Peloton’s high-end treadmill is absolutely packed with features, but is it worth its premium price tag?
All products featured on Athletech News are independently selected by our editors. However, when you buy something through our retail links, we may earn an affiliate commission
The new Peloton Tread+ has been a long-awaited release in the fitness community after the treadmill’s recall in 2021 due to safety issues. As of December 2023, the Tread+ was available for pre-order, with deliveries having begun early this year.
The Tread+ is bigger and better than ever, with a price tag to match, at $5,995. The premium version of Peloton’s treadmill comes packed with features like a 32” HD touchscreen, automatic incline, shock absorption and more. It also comes with new safety features, providing valuable piece of mind.
Athletech News tested the Peloton Tread+ to see if the connected fitness brand’s latest launch is worth the investment.
One of the biggest benefits of the Tread+ is that its large screen size and impressive sound system make the Peloton classes even more engaging. It has a 32” HD touchscreen, which is one of the largest screens I’ve seen on a piece of cardio equipment. The screen can be tilted up or down at a 30-degree angle, but not rotated from side to side.
Like the Tread, Peloton’s base-model treadmill, the Tread+ comes with customizable screen features. For example, users can swipe away the leaderboard and the stats at the bottom of the screen (including pace and incline). One of the best features of the treadmill was its automatic incline feature, which follows the instructor’s incline cues. I found it enjoyable to only have to focus on speed instructions during the workout.
The belt has rubber slats that run horizontally along its platform that are incredibly shock-absorbent, similar to the premium Woodway treadmills. Running at a range of different speeds, I felt less strain on my joints, which could be perfect for runners facing chronic injuries. Fast speeds felt more like gliding, with very little of the usual treadmill bouncing. The deck is also extremely long, at 67”, which allows for a more comfortable running experience. For taller users, this could be a key new feature.
Speed and incline are controlled by knobs that are easy to change, even during fast sprints. You can increase the knobs in increments of 0.1 mph or 0.5 mph. Jump buttons in the center of the knobs also increase speed or incline by 1.0 increments. The incline can reach grades of 15%, compared to the maximum incline of 12.5% on the Tread.
One of the most fun new features of the Tread+ is the “Free Mode” button, which turns off the motor and lets the user move the running surface alone. Free Mode works best while holding onto the treadmill and is an interesting new way to endurance train.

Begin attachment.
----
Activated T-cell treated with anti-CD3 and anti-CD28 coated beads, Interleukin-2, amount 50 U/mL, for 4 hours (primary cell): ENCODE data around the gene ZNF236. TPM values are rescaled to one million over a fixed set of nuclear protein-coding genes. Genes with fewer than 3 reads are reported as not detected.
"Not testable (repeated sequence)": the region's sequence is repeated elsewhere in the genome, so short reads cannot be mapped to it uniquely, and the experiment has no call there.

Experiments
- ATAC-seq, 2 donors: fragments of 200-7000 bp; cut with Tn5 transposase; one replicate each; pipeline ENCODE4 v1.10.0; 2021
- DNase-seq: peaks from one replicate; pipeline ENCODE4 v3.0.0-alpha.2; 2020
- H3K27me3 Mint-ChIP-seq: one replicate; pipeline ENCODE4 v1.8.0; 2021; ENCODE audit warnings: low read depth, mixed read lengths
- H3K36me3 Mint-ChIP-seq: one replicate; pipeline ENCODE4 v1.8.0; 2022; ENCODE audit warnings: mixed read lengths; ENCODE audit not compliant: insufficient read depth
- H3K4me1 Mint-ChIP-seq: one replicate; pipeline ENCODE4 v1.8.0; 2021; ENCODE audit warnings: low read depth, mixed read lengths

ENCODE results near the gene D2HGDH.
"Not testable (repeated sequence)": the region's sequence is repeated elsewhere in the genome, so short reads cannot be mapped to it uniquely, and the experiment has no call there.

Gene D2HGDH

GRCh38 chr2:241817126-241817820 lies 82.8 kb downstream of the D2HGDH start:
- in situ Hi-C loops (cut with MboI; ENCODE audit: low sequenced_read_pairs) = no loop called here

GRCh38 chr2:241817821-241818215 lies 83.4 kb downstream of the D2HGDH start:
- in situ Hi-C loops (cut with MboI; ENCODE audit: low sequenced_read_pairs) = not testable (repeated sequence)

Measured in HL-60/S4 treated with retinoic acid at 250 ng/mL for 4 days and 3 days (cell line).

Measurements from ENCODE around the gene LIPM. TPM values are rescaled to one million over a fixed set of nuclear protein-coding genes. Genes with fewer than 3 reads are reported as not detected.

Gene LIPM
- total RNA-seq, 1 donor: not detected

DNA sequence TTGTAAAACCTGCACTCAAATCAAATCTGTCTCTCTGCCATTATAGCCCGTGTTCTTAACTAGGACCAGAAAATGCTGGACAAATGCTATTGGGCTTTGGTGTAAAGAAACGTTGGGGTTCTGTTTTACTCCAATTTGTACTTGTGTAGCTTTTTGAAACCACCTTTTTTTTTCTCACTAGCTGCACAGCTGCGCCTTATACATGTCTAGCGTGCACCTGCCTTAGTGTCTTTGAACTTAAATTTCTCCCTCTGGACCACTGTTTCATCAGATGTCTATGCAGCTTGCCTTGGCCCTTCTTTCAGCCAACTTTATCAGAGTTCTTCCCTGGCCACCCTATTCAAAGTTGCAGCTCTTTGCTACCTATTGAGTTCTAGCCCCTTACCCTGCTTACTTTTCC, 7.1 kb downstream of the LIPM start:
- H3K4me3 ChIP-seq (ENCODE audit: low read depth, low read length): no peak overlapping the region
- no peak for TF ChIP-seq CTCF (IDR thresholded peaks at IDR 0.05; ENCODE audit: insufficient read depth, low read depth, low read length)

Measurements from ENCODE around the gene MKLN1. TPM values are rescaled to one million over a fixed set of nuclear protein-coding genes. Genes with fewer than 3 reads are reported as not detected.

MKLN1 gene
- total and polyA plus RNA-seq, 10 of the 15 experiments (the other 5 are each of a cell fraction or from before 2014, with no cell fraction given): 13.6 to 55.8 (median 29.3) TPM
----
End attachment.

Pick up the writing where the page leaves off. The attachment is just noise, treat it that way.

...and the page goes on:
Other newer features that are not unique to the Tread+ include Peloton Entertainment, where users can stream TV, shows, movies, and live sports while running, and Scenic Runs, where they can follow instructors on runs in locations across the globe. Both features are elevated with the Tread+’s large screen and sound system.
As for safety, Peloton now has the standard features of a safety key and a software-based Tread lock that requires a passcode to use the equipment. It also has a rear safety guard. If anything (or anyone) gets stuck, the guard falls open and stops the treadmill’s belt from moving, providing users extra piece of mind.
The biggest potential downside of the Tread+ is its price: $5,995, which is double the price of the $2,995 base Tread model. The Tread+ extremely high-end treadmill that might be worth it to dedicated treadmill runners but could be excessive for more casual users. However, it remains cheaper than many of competitor Woodway’s treadmills, which hover around $10,000.
The Tread+ is around 430 pounds and measures 7.25” L x 36.5” W x 72” H. The dimensions of the running surface are 67 long x 20” wide. Moving the Tread+ would likely be a daunting task, so it could be better for those who are more settled in long-term homes.
For those who would use the Tread+ without headphones, it was also difficult to hear the audio over the sound of the belt at speeds more than about 8 miles per hour. This is likely an issue with most large rubber slat treadmills but could be disruptive in small spaces.
Overall, if the shock-absorbent slat-based running system, large screen, and extra running surface room are worth the Tread+’s high price tag to you, consider investing in what is likely one of the most premium treadmill experiences on the market.
Read more ATN Product Reviews here.